Miami was also the top exporter to the Dominican Republic-Central America Free Trade Agreement (CAFTA-DR) region in 2012, exporting nearly $5.0 billion to this market in 2012, more than a quarter of which (27 percent) went to the Dominican Republic. Miami actually exported more to the six CAFTA members than it did to either the EU or our NAFTA partners.
While it’s too early to determine any effect from the new free trade agreements with Colombia and Panama, in 2012 Miami was the second largest metro exporter to both of these regions, indicating that it stands to benefit from increased trade with these markets in the future.
This data displays the importance exports are to not only our national economy, but to local economies throughout the country. Exports strengthen local economies and create millions of jobs.
In 2012, exporters reached an all-time record of $2.2 trillion in U.S. exports, supporting 9.8 million jobs. The Department of Commerce has collaborated with the Brookings Institution Metropolitan Policy Program in order to create the Metropolitan Export Initiative. This initiative’s goal is to promote exports and investments in metropolitan regions through localized export plans.
Visit ITA’s Metropolitan Export Series homepage for more information on metropolitan area exports, including data, fact sheets for the top 50 exporting MSAs in 2012, an overview of U.S. Metropolitan Area Exports, and the U.S. Trade Overview with new regional spotlights.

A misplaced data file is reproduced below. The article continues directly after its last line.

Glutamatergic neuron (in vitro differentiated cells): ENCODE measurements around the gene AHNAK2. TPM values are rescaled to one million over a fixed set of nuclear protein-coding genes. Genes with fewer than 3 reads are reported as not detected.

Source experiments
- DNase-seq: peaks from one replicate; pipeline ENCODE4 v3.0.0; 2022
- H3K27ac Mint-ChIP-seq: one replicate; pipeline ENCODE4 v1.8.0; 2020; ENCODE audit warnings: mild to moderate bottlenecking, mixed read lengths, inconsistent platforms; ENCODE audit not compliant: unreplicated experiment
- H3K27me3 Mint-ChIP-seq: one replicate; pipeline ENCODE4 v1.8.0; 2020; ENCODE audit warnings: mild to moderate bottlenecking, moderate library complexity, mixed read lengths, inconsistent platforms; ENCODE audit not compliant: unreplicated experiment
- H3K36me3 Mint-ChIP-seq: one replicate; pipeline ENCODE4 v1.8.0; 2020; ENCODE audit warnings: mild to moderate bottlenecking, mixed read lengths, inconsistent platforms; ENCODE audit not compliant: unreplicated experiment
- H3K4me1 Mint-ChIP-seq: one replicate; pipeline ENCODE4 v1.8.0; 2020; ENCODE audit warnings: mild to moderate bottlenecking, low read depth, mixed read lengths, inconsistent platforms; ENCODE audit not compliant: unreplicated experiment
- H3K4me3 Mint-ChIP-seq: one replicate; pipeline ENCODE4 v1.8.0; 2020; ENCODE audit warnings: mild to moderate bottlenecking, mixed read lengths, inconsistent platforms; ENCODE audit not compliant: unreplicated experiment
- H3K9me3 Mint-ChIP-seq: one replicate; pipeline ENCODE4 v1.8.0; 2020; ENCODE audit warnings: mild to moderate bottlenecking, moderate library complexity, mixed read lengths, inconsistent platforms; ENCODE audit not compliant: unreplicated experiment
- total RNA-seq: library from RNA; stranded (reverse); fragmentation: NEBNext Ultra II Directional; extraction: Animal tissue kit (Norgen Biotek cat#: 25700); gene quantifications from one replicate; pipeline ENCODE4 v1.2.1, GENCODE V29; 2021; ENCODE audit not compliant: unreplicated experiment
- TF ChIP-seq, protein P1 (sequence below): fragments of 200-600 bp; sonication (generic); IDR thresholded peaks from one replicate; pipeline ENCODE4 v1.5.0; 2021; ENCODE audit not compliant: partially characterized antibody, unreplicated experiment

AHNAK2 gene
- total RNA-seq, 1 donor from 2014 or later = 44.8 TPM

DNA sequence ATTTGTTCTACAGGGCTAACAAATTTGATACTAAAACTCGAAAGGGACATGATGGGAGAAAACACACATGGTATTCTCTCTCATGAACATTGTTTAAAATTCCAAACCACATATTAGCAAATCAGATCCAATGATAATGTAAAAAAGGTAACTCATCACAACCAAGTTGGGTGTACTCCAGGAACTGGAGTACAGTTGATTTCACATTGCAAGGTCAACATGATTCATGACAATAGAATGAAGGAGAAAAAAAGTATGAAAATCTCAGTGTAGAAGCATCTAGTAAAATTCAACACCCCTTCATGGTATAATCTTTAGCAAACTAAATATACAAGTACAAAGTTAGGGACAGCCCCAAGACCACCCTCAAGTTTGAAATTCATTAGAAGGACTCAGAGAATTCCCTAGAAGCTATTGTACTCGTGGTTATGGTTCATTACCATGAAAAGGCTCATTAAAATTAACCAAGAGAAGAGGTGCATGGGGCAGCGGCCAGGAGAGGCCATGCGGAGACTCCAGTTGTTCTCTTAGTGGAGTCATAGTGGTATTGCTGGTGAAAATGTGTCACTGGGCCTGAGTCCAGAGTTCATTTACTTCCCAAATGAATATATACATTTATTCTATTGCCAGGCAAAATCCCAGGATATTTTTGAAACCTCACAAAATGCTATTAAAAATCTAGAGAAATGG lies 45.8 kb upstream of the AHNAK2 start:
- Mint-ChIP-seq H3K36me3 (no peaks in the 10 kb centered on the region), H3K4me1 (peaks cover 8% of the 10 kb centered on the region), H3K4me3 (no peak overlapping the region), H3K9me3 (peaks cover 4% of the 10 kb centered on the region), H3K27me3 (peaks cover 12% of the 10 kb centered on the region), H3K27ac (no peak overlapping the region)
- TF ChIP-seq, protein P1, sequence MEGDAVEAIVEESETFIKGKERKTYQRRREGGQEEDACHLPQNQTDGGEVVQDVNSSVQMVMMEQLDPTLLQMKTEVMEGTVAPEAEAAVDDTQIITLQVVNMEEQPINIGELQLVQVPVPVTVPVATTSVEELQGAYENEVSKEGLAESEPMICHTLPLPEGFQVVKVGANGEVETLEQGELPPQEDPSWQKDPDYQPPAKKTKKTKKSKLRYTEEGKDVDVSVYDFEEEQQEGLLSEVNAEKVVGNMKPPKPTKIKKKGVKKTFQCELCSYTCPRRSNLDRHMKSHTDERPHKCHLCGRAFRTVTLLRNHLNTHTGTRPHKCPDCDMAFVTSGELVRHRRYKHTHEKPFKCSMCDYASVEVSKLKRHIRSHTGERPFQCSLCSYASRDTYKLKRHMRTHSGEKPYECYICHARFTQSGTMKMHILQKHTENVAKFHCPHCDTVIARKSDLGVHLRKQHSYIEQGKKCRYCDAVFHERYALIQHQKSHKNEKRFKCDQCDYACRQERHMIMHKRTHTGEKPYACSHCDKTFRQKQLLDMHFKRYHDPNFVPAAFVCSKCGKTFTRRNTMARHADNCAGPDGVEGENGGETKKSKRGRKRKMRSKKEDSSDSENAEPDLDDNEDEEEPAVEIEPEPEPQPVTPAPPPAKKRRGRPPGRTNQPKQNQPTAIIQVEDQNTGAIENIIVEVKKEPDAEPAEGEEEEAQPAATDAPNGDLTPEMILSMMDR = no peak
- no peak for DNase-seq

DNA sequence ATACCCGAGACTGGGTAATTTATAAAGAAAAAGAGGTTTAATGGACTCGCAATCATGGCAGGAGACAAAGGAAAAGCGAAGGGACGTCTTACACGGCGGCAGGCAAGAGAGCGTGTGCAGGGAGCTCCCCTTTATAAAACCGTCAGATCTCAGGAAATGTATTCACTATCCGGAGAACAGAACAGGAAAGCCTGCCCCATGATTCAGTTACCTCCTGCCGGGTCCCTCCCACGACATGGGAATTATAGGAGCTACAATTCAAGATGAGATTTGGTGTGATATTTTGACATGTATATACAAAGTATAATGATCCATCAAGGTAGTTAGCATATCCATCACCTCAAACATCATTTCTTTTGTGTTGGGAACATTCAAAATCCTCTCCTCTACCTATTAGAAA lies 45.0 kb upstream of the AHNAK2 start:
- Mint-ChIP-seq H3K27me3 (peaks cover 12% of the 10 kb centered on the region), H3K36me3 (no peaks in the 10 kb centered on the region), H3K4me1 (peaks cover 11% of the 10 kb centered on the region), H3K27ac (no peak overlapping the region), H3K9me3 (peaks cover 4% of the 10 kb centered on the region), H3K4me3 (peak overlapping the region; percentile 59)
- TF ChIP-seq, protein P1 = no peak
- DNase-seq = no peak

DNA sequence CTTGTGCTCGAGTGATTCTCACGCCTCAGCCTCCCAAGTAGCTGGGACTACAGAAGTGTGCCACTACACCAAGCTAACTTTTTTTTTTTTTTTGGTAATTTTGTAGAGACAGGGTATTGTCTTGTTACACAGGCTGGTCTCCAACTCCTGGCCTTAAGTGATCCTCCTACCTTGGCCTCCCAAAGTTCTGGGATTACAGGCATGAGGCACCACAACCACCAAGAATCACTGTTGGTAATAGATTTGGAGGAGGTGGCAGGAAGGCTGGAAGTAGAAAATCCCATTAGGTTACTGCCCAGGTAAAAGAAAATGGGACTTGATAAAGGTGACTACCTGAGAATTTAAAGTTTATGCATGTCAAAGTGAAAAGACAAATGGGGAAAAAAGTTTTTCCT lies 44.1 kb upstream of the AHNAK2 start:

Reblogged courtesy of Ray Hays, Member of Arizona District Export Council.
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A couple years ago, this blog featured the following articles on the trend of international franchises targeting the U.S. market:
A new Entrepreneur Magazine article studies this new trend, some examples of foreign franchisors in the U.S. market, and the barriers to entry to for international franchises wishing to launch into the U.S. market. The article quotes Ray Hays, author of this blog, in addition to franchise owners involved in this trend.
Is your franchise concept ready to go international?
What are the pitfalls of launching your international franchise program?
What are the resources and budget requirements to launch a global franchise expansion program?
Join Ray Hays, as he discusses these questions and more with Franchise Today radio hosts Paul Segreto and Joe Caruso. Click here to listen to interview taped October 13, 2011.